INDIANAPOLIS, Ind. – A pre-race tradition will continue this year at the Indianapolis Motor Speedway. While the massive balloon release has been a part of the Indianapolis 500 for several decades, its future might be in jeopardy.
Tracks officials have said the latex balloons released are biodegradable. For the past 11 months, the environmental data reporter at the IndyStar, a news partner of CBS4, looked into the claim.
Since June of last year, Emily Hopkins has kept a pair of balloons in several environments balloons might fall into, once they drop from the sky. They were placed in fresh water, salt water, soil, and compost piles.
“This really originated with reader questions.” Hopkins said. “We published a story on environmental impacts of the race and readers really latched on to the balloon release and asked, are these biodegradable? How long does it take them to biodegrade?”
Hopkins was still able to put air in some balloons. The ones that took the biggest hits were the balloons left with compost. Noticeable holes were found with those and Hopkins said her research found that happened because compost will have bacteria, which will break down the balloon.
“They’re made of a material that comes from a plant, when exposed to bacteria, they do degrade unlike a plastic,” said Hopkins.
She said she’s confident the balloons she tested out were similar to the balloons used at IMS each Memorial Day weekend. While she didn’t get confirmation directly from the track, a photo taken by the IndyStar in 2017 shows balloons in the same packaging and from the same brand.
She added the plastic balloons that look like foil are even worse for the environment.
The issue received attention through advertising briefly earlier this year. A billboard near the track read, “BALLOONS POLLUTE AND KILL. #StopLitteringIMS.” The billboard was taken down rather quickly.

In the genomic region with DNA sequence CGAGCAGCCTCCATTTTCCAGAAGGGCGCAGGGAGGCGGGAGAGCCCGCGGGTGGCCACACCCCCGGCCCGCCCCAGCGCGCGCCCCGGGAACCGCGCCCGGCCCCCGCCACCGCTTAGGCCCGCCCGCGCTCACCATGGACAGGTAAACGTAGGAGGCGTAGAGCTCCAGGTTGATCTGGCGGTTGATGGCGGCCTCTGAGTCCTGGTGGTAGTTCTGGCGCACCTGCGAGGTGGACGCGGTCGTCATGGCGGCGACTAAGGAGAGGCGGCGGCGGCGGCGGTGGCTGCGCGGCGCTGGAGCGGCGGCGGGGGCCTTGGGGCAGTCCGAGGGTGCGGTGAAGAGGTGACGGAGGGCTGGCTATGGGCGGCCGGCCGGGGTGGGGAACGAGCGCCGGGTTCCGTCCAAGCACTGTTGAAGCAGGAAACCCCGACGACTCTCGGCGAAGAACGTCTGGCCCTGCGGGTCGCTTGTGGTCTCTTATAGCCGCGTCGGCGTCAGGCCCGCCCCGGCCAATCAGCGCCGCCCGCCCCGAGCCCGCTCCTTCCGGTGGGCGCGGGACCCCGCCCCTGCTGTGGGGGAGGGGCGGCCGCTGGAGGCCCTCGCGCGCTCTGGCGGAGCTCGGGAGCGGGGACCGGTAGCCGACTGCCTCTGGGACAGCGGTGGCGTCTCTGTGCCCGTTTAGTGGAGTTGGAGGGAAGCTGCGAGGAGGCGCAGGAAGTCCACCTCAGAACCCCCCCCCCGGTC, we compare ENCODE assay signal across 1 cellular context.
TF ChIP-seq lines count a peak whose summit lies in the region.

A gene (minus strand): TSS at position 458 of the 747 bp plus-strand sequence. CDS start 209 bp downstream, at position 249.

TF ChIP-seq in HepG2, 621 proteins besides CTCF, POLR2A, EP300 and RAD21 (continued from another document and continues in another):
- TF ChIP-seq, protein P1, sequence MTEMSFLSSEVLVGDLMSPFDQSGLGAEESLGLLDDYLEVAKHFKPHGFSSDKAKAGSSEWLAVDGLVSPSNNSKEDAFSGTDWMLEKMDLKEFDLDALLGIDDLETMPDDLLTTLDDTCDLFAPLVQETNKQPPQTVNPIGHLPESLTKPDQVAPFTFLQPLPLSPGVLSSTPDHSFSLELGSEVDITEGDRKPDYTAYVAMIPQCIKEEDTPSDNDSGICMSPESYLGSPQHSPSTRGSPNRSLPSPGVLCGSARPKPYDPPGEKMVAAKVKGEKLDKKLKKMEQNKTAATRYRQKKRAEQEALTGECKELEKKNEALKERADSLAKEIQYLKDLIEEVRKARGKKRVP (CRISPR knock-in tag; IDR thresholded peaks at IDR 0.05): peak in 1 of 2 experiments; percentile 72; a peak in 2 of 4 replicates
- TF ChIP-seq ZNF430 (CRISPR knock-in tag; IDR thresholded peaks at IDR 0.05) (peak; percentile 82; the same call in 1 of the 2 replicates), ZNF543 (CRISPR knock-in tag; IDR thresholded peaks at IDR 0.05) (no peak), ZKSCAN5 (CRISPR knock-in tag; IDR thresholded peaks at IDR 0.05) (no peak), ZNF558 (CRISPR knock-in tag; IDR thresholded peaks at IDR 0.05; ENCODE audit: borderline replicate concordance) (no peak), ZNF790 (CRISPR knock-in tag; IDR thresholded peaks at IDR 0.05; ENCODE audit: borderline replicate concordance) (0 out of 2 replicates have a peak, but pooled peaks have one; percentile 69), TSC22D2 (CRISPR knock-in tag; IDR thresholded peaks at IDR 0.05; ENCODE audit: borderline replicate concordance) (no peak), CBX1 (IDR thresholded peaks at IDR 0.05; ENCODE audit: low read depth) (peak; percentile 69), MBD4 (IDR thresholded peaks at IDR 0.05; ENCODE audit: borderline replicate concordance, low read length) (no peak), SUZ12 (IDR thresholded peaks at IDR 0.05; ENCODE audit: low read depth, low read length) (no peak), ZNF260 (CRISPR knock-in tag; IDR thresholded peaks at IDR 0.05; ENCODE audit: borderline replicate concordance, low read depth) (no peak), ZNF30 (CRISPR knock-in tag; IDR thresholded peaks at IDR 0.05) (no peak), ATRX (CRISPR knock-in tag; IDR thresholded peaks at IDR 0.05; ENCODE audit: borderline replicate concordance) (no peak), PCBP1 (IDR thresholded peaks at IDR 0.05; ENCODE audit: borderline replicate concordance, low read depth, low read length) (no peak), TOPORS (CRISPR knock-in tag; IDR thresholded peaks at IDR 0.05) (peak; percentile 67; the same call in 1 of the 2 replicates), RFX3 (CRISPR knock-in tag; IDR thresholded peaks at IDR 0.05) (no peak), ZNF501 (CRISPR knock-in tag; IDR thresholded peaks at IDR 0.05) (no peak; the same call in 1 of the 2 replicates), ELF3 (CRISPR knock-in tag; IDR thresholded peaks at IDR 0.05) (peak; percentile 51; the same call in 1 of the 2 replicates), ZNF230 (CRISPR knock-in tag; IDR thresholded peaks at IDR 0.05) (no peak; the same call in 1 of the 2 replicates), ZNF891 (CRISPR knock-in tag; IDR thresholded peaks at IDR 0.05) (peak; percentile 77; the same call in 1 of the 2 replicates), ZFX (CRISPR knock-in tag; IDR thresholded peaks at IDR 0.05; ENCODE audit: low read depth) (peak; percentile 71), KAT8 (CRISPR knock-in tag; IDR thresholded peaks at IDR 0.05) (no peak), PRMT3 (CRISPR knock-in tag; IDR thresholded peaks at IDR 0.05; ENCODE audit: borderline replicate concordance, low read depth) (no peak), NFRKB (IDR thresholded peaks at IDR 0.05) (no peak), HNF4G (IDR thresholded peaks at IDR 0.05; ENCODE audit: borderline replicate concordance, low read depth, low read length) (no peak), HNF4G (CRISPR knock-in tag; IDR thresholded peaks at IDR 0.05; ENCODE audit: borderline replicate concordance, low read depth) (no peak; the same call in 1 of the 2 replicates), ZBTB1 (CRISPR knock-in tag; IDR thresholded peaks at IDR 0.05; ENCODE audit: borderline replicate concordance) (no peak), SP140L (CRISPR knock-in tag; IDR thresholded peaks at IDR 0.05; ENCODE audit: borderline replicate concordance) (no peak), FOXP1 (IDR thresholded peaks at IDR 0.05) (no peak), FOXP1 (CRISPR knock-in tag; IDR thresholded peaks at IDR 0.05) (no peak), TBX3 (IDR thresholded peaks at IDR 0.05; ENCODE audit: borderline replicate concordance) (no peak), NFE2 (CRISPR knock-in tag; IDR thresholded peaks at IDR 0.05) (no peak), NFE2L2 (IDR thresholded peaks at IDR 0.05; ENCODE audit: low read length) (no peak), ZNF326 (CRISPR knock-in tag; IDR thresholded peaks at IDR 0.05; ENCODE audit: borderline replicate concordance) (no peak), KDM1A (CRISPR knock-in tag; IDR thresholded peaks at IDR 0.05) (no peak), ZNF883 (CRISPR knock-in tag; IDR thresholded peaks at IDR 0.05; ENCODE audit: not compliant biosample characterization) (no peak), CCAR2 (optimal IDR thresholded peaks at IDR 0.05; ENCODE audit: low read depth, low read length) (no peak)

“It is our plan still to launch balloons as part of pre-race,” Doug Boles, president of IMS, said Thursday. “It’s a tradition that’s been here for a while and that’s a plan at the moment.”
A group that supports balloon manufacturers, called The Balloon Council, changed its stance on the balloon releases in recent months. Lorna O’Hara, the council’s executive director, said a ban of balloons has a negative tone, but after talking to people in the industry, she found they wanted to take a position on the issue so people could continue to enjoy balloons in the future.
“You don’t see large-scale releases anymore,” O’Hara said. “This is one of the few left and that’s why we’re talking about this today.”
O’Hara referenced the decision at Clemson University to stop using balloon releases at football games. She also said the University of Nebraska’s football program has continued with its balloon release with fans.
“If it ends up on the ground and doesn’t biodegrade in a reasonable amount of time, it’s litter,” said O’Hara.
Hopkins said there are other practices recommended for balloon releases. Those include releasing balloons without string or other attached items that could be left in the wild. She said IMS balloons are handtied and are released without anything else tied to them.